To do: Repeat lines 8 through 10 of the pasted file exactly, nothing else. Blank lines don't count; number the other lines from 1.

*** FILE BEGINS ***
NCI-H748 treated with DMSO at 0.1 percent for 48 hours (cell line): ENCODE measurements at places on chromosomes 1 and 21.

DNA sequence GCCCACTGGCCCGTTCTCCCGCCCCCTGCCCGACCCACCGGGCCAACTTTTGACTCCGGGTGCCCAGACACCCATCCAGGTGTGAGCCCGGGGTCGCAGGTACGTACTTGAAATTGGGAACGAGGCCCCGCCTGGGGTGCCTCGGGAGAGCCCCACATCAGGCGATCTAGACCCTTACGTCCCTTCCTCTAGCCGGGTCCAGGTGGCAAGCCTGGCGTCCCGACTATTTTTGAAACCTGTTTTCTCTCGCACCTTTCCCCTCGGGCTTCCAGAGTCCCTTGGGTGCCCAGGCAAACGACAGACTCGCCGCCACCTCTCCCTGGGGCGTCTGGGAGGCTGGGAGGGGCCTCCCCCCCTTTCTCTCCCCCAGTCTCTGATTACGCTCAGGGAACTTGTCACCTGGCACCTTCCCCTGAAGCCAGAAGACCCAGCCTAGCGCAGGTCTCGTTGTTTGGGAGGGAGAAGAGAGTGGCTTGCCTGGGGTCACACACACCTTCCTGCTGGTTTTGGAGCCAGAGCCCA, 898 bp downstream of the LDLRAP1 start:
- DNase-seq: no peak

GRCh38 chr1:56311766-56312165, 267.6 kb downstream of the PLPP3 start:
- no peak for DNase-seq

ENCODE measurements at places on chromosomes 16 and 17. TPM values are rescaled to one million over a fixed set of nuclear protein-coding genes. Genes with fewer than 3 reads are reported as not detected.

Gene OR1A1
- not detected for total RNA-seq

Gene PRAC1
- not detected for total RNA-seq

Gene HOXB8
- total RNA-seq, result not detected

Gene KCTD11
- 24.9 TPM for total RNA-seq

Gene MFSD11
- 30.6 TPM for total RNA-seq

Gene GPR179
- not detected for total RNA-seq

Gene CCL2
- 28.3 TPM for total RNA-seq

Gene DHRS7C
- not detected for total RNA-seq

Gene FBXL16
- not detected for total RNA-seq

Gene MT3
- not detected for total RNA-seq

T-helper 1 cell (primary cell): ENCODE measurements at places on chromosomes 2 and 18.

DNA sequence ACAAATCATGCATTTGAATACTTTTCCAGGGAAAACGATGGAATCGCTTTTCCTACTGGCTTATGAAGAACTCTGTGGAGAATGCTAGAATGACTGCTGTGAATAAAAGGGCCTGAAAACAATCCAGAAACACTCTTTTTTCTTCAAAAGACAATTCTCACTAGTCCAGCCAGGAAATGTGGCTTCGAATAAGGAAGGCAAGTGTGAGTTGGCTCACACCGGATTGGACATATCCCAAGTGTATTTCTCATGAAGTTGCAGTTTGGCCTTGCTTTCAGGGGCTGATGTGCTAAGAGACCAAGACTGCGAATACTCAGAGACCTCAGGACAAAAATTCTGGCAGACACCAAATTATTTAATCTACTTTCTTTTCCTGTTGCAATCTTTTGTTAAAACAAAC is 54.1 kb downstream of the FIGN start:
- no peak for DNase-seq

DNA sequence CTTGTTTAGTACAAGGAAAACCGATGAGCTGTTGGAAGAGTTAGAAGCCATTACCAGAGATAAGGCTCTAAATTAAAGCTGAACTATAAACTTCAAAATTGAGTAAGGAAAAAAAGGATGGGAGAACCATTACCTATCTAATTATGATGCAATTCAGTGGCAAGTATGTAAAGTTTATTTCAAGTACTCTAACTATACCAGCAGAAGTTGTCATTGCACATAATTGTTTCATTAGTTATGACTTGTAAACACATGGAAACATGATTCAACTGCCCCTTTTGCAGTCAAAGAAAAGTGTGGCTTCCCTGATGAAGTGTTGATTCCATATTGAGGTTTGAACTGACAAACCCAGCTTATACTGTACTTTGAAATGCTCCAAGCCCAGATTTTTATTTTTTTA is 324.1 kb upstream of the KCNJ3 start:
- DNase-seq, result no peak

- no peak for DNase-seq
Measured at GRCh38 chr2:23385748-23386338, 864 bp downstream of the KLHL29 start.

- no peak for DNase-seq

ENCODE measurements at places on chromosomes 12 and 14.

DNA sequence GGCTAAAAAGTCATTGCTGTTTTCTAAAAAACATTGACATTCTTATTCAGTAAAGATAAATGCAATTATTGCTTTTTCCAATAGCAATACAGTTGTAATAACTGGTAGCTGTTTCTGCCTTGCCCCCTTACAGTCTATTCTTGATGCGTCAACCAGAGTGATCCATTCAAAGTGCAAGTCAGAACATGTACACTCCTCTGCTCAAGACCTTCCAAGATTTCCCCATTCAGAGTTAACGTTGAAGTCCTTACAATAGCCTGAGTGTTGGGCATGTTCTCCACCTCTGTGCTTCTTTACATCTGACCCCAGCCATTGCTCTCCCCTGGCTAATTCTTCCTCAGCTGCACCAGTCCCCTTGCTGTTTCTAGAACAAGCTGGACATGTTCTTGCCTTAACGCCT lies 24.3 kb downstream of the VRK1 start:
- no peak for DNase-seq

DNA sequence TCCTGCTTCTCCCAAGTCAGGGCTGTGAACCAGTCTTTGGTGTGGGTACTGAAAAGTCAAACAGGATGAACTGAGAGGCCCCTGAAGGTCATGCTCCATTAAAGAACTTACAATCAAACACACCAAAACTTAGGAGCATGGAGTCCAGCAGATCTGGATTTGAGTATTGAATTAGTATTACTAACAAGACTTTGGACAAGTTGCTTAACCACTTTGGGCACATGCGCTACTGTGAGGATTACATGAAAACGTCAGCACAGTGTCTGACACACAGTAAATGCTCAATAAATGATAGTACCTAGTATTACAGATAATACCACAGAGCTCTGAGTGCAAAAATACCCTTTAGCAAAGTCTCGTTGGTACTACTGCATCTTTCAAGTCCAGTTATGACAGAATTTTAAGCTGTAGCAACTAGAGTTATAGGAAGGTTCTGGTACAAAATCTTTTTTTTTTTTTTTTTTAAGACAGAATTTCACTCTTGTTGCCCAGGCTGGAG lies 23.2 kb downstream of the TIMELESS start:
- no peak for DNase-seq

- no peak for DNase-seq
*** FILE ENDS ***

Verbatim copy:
- not detected for total RNA-seq

Gene PRAC1
- not detected for total RNA-seq